Let's say you found a deal on a new laptop you've been planning to buy and save $100. It's human nature to tell yourself you now have an extra $100 to spend as you wish. It's called mental accounting, and it can make you spend money you otherwise wouldn't have spent.
Photo by geralt.
The Motley Fool explains:
The reason comes down to what behavioural finance researchers call "mental accounting." Essentially, we tend to keep different accounts in our minds, even if all of our money is sitting in the same place. So, if you've just "saved" $100 on a new TV, your brain is likely to treat that as extra freebie money -- even if you were searching for a good deal precisely because you didn't have that money to spend. It's the same reason we tend to spend our tax returns: The money isn't technically free, but it feels free.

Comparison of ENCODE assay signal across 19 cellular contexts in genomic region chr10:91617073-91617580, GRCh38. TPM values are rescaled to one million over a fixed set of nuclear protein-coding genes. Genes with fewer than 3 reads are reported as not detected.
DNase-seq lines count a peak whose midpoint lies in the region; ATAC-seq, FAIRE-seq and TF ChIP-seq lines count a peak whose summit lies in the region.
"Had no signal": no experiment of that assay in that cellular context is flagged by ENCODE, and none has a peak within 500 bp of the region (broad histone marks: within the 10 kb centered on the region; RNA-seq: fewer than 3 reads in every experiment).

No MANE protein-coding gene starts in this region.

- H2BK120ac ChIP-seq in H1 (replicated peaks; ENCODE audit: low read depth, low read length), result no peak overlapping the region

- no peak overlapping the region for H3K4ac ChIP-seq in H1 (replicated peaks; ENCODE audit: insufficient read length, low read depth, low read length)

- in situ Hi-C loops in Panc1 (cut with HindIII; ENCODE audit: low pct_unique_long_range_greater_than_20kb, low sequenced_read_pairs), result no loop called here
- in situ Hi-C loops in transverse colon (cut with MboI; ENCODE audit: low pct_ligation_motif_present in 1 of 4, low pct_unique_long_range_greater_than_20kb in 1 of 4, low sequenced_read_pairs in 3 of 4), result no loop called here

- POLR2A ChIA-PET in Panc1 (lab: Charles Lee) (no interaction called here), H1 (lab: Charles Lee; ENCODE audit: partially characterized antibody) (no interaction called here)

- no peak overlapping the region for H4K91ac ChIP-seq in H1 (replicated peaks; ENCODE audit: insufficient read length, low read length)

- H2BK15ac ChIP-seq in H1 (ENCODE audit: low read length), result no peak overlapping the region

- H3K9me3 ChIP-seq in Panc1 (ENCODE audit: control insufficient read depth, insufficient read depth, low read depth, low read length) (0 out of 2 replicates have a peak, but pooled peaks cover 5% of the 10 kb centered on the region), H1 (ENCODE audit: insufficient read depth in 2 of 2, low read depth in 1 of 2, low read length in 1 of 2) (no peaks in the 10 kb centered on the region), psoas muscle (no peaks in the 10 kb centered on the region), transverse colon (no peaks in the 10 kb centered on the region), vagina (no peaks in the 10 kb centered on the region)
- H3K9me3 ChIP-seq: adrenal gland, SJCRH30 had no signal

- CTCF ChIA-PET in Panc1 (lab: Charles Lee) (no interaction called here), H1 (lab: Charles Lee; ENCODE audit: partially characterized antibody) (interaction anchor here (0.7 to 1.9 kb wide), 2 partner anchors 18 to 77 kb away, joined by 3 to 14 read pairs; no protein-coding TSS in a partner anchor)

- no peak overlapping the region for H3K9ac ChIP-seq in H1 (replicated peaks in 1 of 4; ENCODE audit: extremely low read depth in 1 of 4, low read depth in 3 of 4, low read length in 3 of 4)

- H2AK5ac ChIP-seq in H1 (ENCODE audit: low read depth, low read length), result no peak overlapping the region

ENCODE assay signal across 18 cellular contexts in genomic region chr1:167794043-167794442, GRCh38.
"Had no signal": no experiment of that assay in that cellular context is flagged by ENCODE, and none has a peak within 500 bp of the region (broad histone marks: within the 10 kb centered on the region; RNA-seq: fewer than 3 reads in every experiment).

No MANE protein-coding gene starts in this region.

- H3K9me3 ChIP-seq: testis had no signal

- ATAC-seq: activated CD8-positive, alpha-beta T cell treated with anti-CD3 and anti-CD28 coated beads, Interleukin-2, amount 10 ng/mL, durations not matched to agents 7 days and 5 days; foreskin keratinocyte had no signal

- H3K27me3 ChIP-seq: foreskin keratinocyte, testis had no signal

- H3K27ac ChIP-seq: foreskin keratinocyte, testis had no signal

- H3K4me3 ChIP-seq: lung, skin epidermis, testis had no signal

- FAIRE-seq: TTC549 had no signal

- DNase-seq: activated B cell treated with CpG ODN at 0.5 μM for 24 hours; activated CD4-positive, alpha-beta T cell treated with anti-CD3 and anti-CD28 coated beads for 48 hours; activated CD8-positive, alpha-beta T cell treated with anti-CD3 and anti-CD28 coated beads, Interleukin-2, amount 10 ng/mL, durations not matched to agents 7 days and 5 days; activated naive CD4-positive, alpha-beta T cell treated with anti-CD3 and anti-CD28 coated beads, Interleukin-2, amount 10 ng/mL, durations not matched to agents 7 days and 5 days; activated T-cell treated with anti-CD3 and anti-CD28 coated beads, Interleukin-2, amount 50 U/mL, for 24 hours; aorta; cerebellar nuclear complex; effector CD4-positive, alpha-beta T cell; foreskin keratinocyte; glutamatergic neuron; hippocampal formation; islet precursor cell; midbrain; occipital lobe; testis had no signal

We're probably all guilty of doing this at some point: you tell yourself you "saved" by spending less on something that was a splurge in the first place. As the Fool says: the money isn't actually free, but it feels free. To combat it, they suggest not only to avoid shopping, but also to move that money to a savings account immediately so you're not tempted to think of it as free money.
Check out the rest of their post at the link below.
Never Shop Hungry, and Other Secrets to Saving Money [The Motley Fool via Fidelity]